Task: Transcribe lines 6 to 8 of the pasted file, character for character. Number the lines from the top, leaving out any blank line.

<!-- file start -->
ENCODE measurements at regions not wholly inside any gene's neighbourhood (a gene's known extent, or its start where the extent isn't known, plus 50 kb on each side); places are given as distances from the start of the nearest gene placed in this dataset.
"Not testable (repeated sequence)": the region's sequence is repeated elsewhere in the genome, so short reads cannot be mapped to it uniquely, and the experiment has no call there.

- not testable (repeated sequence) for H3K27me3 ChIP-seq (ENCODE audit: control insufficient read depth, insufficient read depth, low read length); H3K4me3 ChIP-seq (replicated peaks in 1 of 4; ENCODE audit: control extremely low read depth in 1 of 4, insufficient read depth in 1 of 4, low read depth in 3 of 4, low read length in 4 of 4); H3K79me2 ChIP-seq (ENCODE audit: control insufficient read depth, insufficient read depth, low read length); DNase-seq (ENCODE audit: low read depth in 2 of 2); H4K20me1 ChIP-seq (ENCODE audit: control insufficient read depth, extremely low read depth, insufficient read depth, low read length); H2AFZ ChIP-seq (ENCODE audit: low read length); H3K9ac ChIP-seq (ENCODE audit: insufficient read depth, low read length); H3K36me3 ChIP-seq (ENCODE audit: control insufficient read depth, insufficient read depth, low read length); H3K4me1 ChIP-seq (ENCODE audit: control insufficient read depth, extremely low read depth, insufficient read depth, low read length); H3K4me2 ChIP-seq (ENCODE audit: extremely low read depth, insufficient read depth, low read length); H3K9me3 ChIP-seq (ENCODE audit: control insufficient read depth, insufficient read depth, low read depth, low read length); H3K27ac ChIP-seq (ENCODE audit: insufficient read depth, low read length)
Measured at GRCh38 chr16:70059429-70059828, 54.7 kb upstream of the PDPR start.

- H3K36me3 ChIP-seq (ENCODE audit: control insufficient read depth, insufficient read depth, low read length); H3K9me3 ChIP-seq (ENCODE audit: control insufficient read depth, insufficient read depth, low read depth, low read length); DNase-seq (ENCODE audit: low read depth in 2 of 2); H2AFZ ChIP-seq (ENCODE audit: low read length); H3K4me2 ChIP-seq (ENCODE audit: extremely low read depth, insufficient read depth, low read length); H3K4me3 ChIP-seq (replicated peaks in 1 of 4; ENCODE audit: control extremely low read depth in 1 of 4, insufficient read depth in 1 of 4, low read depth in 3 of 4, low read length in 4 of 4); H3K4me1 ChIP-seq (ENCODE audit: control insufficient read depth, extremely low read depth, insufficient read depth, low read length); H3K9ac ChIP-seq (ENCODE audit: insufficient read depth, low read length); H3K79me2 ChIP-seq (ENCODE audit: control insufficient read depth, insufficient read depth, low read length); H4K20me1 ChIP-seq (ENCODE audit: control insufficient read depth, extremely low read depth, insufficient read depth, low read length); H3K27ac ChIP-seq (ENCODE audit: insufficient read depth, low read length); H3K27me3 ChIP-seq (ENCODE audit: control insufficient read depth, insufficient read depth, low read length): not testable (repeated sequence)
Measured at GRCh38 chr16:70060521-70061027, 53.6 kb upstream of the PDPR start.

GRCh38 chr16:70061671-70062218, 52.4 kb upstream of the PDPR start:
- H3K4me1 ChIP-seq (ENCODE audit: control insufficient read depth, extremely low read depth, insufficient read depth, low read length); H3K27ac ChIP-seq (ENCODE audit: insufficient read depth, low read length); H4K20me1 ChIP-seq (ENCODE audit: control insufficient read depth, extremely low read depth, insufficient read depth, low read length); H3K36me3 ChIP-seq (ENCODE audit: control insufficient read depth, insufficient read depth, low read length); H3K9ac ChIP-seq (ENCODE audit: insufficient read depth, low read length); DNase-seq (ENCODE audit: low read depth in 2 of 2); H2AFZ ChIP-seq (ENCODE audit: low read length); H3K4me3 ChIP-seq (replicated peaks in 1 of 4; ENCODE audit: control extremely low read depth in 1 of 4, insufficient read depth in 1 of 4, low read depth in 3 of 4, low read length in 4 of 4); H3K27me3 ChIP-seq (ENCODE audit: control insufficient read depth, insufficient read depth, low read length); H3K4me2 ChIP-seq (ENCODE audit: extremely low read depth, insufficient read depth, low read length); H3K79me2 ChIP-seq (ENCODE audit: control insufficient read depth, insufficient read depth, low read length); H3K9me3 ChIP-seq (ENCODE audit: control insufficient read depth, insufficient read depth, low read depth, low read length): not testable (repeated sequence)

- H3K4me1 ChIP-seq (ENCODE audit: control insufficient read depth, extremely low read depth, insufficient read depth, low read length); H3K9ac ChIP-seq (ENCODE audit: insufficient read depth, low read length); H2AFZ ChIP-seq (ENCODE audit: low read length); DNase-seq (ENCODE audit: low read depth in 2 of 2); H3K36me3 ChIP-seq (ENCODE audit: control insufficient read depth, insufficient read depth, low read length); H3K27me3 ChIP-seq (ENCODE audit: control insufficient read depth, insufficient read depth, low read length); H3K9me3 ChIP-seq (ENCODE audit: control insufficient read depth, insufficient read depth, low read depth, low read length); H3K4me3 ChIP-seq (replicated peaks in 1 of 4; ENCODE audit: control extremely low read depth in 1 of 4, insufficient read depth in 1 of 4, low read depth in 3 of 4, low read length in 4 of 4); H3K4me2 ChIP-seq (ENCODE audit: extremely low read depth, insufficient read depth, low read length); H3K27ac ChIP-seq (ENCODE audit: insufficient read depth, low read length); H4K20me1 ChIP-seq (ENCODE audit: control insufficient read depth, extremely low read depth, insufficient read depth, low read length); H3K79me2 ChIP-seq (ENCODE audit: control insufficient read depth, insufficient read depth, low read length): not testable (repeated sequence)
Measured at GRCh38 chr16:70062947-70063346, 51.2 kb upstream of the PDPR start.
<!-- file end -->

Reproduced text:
Measured at GRCh38 chr16:70060521-70061027, 53.6 kb upstream of the PDPR start.

GRCh38 chr16:70061671-70062218, 52.4 kb upstream of the PDPR start:
- H3K4me1 ChIP-seq (ENCODE audit: control insufficient read depth, extremely low read depth, insufficient read depth, low read length); H3K27ac ChIP-seq (ENCODE audit: insufficient read depth, low read length); H4K20me1 ChIP-seq (ENCODE audit: control insufficient read depth, extremely low read depth, insufficient read depth, low read length); H3K36me3 ChIP-seq (ENCODE audit: control insufficient read depth, insufficient read depth, low read length); H3K9ac ChIP-seq (ENCODE audit: insufficient read depth, low read length); DNase-seq (ENCODE audit: low read depth in 2 of 2); H2AFZ ChIP-seq (ENCODE audit: low read length); H3K4me3 ChIP-seq (replicated peaks in 1 of 4; ENCODE audit: control extremely low read depth in 1 of 4, insufficient read depth in 1 of 4, low read depth in 3 of 4, low read length in 4 of 4); H3K27me3 ChIP-seq (ENCODE audit: control insufficient read depth, insufficient read depth, low read length); H3K4me2 ChIP-seq (ENCODE audit: extremely low read depth, insufficient read depth, low read length); H3K79me2 ChIP-seq (ENCODE audit: control insufficient read depth, insufficient read depth, low read length); H3K9me3 ChIP-seq (ENCODE audit: control insufficient read depth, insufficient read depth, low read depth, low read length): not testable (repeated sequence)